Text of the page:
How can I initialize sigset_t or other variables used as "out parameters" in Rust?


I'm trying to learn more about FFI in Rust and linking with C libraries, specifically libc. While on my "quest", I came across the following problem.

Normal pattern in C

void(* sig_set(int sig, void(*handler)(int))) {
    // uninitialized sigaction structs
    struct sigaction new_action, old_action;

    // assign options to new action
    new_action.sa_flags = SA_RESTART;
    new_action.sa_handler = handler;

    if(sigaction(sig, &new_action, &old_action) < 0) {
        fprintf(stderr, "Error: %s!\n", "signal error");
    return old_action.sa_handler;

Attempt in Rust

use libc; // 0.2.77

fn sig_init(sig: i32, handler: fn(i32) -> ()) -> usize {
    unsafe {
        let mut new_action: libc::sigaction;
        let mut old_action: libc::sigaction;

        new_action.sa_flags = 0x10000000;
        new_action.sa_sigaction = handler as usize;
        libc::sigemptyset(&mut new_action.sa_mask as *mut libc::sigset_t);

            &mut new_action as *mut libc::sigaction,
            &mut old_action as *mut libc::sigaction,

The compiler will throw the following error:

error[E0381]: assign to part of possibly-uninitialized variable: `new_action`
 --> src/
8 |         new_action.sa_flags = 0x10000000;
  |         ^^^^^^^^^^^^^^^^^^^^^^^^^^^^^^^^ use of possibly-uninitialized `new_action`

error[E0381]: borrow of possibly-uninitialized variable: `old_action`
  --> src/
15 |             &mut old_action as *mut libc::sigaction,
   |             ^^^^^^^^^^^^^^^ use of possibly-uninitialized `old_action`

This makes sense as very bad things could happen if sigemptyset were to read from sa_mask. So I tried the following on line 3 of the above.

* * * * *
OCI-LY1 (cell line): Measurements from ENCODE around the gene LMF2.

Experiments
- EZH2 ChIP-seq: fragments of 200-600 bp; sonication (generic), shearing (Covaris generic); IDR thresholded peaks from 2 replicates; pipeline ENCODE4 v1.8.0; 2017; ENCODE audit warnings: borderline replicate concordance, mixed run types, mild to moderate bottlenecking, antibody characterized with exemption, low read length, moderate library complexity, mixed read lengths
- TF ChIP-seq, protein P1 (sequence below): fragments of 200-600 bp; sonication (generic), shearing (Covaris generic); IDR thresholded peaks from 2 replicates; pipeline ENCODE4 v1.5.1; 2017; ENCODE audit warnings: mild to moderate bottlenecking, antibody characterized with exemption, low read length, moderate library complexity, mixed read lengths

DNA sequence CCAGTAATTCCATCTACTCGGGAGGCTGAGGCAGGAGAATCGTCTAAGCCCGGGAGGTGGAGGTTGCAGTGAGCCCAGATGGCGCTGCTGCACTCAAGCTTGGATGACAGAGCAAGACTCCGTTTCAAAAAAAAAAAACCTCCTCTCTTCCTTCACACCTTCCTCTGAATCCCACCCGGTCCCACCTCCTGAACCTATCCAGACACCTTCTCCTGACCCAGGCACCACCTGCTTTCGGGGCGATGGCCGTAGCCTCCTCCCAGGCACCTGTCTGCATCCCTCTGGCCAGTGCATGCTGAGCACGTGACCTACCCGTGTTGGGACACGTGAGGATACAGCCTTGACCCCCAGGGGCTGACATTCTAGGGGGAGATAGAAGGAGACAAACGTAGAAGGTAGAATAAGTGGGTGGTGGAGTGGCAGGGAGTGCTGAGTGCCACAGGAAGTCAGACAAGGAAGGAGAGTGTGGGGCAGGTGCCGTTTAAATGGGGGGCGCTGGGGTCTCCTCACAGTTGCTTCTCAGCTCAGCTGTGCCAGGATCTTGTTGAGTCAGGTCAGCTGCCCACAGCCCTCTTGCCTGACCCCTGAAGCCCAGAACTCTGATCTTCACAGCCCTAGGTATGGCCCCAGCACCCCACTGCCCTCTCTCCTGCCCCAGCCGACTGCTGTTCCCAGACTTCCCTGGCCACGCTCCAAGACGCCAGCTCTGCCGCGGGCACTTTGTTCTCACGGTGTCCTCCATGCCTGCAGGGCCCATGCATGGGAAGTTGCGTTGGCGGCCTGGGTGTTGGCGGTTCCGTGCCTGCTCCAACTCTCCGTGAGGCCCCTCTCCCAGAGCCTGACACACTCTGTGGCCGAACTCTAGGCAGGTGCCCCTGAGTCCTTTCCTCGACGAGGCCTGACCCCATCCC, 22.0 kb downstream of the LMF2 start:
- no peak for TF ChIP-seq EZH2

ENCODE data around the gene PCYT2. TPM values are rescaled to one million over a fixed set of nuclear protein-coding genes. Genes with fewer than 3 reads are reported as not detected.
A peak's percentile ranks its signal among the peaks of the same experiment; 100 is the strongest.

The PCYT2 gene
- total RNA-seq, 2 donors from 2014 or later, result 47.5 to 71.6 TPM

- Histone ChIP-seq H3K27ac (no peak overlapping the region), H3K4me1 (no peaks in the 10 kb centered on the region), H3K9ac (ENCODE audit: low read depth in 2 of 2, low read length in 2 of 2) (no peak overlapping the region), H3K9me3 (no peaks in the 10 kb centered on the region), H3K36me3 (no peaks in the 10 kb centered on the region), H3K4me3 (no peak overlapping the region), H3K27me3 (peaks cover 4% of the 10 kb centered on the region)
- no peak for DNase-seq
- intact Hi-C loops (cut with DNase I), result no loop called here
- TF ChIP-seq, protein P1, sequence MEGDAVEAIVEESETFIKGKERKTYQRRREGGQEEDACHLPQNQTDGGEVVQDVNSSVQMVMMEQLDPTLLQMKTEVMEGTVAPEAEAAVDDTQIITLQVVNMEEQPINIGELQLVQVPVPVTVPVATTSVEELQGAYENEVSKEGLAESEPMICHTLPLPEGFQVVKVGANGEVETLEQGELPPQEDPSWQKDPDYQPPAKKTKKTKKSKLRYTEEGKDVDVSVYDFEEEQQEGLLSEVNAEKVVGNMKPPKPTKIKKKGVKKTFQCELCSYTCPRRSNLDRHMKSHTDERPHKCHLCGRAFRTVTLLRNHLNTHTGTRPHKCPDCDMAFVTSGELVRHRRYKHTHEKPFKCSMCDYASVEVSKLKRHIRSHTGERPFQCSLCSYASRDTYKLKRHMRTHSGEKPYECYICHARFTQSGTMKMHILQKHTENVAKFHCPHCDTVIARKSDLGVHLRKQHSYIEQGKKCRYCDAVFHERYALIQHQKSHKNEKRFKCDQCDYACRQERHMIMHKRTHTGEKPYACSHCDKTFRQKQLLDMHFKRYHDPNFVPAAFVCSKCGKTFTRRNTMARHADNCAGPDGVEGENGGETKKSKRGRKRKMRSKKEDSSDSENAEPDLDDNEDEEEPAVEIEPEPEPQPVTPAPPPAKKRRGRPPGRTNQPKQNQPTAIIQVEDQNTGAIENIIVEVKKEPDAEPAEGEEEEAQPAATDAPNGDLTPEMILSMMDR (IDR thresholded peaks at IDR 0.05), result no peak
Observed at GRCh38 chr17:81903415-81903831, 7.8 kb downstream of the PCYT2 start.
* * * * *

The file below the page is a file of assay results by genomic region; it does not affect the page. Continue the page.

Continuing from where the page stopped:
let mut new_action: libc::sigaction = libc::sigaction {
    sa_sigaction: handler as usize,
    sa_flags: 0x10000000,
    sa_mask: mask,

This will not work as _restorer is missing in the above example, but _restorer is private. How would I get around this problem or a similar situation? Would you use something like mem::transmute?

asked on Stack Overflow Dec 20, 2015 by Daniel Robertson • edited Oct 1, 2020 by Shepmaster

2 Answers


The standard library defines a couple of types and functions to deal with initialization. They are generic, so they can be used to initialize values of any type.

Modern Rust suggests using MaybeUninit in most cases. Applied to your case, it would look something like:

use std::mem::MaybeUninit;

let mut new_action: libc::sigaction = MaybeUninit::zeroed().assume_init();
let mut old_action: libc::sigaction = MaybeUninit::zeroed().assume_init();

MaybeUninit was stabilized in Rust 1.36. Before that, you could use std::mem::uninitialized(), which gives you an uninitialized value. LLVM will consider the contents to be undefined, and will perform aggressive optimizations based on this. You must initialize any value before it's read.

More appropriate to your case, there's std::mem::zeroed(), which gives you a value whose storage is filled with zeroes. This function is unsafe because such a value is not necessarily legal for all types. zeroed() is appropriate for "plain old data" (POD) types. Applied to your case, it would look something like:

use std::mem;

let mut new_action: libc::sigaction = mem::zeroed();
let mut old_action: libc::sigaction = mem::zeroed();
answered on Stack Overflow Dec 20, 2015 by Francis Gagné • edited Oct 2, 2020 by Francis Gagné

How about using mem::zeroed? The docs even say:

This is useful for FFI functions sometimes, but should generally be avoided.

answered on Stack Overflow Dec 20, 2015 by John Zwinck • edited Oct 1, 2020 by Shepmaster

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